Jagua Castle - Castillo de Jagua
and scenic Cienfuegos Bay.
Castle has a legend of the Blue Lady, transmitted from generation to generation, says that during the first few years of the fortress, the shadow of a woman wearing an elegant blue dress emerged from the castle's chapel, and after she walked along the high walls, she disappeared suddenly.
According to the legend, one night the young officer met the so-called Blue Lady, and the following morning, the soldiers found him unconscious on the floor, with his broken sword beside him, along with a skull and an elegant blue cloak.
After that, the officer lost his mind, and no one ever knew the true story about the Blue Lady, whose legend has survived the passage of time.
Castillo de Jagua Fortress, was declared National Monument, the castle restaurant offer choice of dishes from the world’s cuisine and "La Dama Azul" the main course, livened up with live music and special nights with the production of the Blue Lady's legend, open 12:00-22:00
Garden exotic tree
Palm trees collection
Cuba was one of Spain's first New World conquests. Cienfuegos, however, was only founded in 1819.
Sugar was by then the dominant cash crop and Yankee merchant firms, among them Boston's "E. Atkins & Company" were active in its exchange.
Thus Edwin F. Atkins, the founder's son, first visited the island in the 1860s in order to master the family trade and the connections upon which it was based,in 1919 induced Atkins to arrange a long-term lease of land and to pledge an eventual endowment of $100,000
the "Atkins Fund for Tropical Research in Economic Botany"
for what became known as the "Atkins Institute for Tropical Research," today's Cienfuegos Botanic Garden.
Atkins himself died in 1926, though both his widow and his son-in-law , who followed him as president of the Soledad Sugar Company continued to support the Garden.
The Revolution, and the following downward spiral in USA - Cuban relations, provoked an extended hiatus in the Harvard University connection, operations were gradually reduced. Cuban government took over the facility, and has managed it ever since.
La Bahia de Cienfuegos "Cienfuegos Bay" was one of the first discovered by Christopher Columbus in Cuba. It's the biggest and most beautiful bay in Cuba, it developed into a hub for shipping during the 16th and 17th centuries, but the actual city of Cienfuegos was not established until the Spanish built a fortress.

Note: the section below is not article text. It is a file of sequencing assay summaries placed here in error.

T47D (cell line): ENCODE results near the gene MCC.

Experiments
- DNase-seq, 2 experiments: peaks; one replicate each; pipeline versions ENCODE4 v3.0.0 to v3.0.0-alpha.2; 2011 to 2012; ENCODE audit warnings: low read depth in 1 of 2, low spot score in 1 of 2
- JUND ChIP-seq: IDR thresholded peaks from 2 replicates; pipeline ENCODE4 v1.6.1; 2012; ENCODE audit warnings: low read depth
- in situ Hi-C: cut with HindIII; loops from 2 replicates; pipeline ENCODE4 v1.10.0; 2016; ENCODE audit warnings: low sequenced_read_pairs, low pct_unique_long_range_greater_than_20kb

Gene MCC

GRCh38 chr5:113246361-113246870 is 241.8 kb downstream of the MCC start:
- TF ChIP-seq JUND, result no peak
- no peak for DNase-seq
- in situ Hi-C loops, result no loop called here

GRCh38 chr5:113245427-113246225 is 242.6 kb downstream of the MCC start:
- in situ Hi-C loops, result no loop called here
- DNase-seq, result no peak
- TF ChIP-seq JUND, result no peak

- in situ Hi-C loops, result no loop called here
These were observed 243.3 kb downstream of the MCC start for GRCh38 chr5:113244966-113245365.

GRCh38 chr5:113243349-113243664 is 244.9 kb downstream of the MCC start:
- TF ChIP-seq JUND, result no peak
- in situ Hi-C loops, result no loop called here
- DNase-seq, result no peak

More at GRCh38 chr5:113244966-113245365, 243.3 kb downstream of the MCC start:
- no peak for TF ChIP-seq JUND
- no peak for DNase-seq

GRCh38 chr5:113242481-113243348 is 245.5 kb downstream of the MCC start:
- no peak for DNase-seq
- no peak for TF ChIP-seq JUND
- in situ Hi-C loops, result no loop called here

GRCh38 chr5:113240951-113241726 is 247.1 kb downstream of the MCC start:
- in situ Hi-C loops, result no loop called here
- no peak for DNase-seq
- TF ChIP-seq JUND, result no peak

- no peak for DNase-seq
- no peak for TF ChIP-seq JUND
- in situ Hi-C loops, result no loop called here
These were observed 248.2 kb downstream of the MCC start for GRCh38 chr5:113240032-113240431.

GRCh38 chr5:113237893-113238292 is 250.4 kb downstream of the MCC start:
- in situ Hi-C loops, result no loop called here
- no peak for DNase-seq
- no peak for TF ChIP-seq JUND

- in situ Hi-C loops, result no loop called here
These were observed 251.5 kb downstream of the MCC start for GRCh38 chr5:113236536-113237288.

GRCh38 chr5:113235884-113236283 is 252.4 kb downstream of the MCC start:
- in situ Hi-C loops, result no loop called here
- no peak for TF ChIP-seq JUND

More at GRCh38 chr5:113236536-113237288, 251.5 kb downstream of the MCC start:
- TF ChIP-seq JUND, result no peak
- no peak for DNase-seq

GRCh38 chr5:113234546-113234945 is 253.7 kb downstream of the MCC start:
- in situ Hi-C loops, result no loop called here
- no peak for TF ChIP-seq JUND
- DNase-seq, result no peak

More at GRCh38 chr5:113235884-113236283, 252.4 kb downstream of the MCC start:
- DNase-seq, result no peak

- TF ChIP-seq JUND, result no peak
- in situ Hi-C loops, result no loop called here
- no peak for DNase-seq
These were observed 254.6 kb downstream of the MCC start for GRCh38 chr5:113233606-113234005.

"Castillo de Jagua", Cuba's most beautiful colonial Spanish fortress. Erected over Cienfuegos Bay and caressed by it's crystal-clean and balmy waters. From Cienfuegos port you can get there by ferry, crossing the Cienfuegos Bay across to castillo village.
On Ferry ferry ride cross the bay you will meet people from Castillo de Jagua fishing-town. Visit Pasacaballos the fortress of "Lady of the Angels" and fisher's house where you can taste exquisite seafood next to the serene waters of the bay.
Cuban's largest Botanic Garden is located about 25 km from the Cienfuegos. You can get there by taxi, or you have to rent a car. Admission for tourist is CUC$ 5. The "Pepito Tey" sugar complex, welcomes visitors to a park-like setting of palms, orchids, bamboos, and myriad other tropical plants. The exotic vegetation; entry lane of royal palms.
How did the Garden come by its more than two thousand tropical species? What purpose does
it serve? From whence the now-faded markers of a Harvard University connection?
By the turn of the century, Harvard's annual reports regularly referred to the "Experimental Garden in Cuba" relabeled the "Harvard Experiment Station in Cuba". The Garden's initial preoccupation was to grow sugar cane from seed rather than cuttings, a first step toward the larger goal of developing more productive and resistant strains. Other work addressed cane diseases and pests, and tropical food crops .
The "Harvard House" for visiting researchers and students, and aggressive programs to obtain more plant species were put into place. The Botanical Garden in fact engaged in a variety of pursuits. Wartime appeals from Washington led to experiments with rubber trees.
Research on tropical food crops reflected Edwin Atkins's initial wish that the Garden, as one of its goals, address the island's general welfare. Tree saplings were cultivated for reforestation efforts at By the 1950s, Harvard University was using the Garden for summer courses in Tropical Botany.
The Garden became a local tourist destination as well, provoking worried accounts of thirsty plant lovers.